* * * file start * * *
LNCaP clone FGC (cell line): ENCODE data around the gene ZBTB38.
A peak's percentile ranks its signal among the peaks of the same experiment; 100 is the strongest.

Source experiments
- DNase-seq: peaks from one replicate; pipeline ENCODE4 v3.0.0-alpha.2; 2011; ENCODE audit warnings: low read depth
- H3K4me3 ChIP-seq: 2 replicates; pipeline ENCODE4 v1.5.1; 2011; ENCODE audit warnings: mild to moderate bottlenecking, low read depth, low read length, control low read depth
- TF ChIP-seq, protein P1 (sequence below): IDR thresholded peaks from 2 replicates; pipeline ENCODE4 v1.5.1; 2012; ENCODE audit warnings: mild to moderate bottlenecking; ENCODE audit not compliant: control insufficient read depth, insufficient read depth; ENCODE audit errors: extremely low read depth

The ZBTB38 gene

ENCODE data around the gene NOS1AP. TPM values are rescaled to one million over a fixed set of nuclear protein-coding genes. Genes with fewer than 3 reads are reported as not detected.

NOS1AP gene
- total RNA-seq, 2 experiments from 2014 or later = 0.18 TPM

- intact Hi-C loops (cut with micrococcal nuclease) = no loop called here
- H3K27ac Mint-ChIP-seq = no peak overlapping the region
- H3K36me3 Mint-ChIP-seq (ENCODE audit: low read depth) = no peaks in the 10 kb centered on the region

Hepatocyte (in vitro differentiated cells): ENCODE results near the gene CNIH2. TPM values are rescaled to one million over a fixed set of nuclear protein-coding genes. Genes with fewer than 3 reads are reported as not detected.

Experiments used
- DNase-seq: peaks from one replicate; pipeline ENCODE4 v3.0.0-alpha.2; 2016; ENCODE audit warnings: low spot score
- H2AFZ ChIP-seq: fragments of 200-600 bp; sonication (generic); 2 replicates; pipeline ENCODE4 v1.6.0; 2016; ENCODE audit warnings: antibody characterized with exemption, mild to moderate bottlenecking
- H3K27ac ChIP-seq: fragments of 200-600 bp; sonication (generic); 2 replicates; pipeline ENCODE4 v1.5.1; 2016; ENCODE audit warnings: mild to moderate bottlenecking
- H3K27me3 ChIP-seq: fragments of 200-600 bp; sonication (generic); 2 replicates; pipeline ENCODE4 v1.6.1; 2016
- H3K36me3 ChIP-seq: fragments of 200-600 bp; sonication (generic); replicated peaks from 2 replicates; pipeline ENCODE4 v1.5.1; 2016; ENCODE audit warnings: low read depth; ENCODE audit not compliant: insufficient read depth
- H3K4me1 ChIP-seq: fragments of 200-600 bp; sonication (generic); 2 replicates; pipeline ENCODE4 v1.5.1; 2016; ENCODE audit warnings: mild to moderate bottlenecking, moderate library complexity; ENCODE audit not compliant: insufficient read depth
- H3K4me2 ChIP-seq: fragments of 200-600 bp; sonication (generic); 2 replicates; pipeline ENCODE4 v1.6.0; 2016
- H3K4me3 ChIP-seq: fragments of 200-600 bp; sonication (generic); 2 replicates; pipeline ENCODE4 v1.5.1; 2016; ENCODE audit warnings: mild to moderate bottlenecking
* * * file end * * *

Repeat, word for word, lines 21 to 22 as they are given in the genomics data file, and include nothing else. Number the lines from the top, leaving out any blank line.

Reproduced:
- H3K4me1 ChIP-seq: fragments of 200-600 bp; sonication (generic); 2 replicates; pipeline ENCODE4 v1.5.1; 2016; ENCODE audit warnings: mild to moderate bottlenecking, moderate library complexity; ENCODE audit not compliant: insufficient read depth
- H3K4me2 ChIP-seq: fragments of 200-600 bp; sonication (generic); 2 replicates; pipeline ENCODE4 v1.6.0; 2016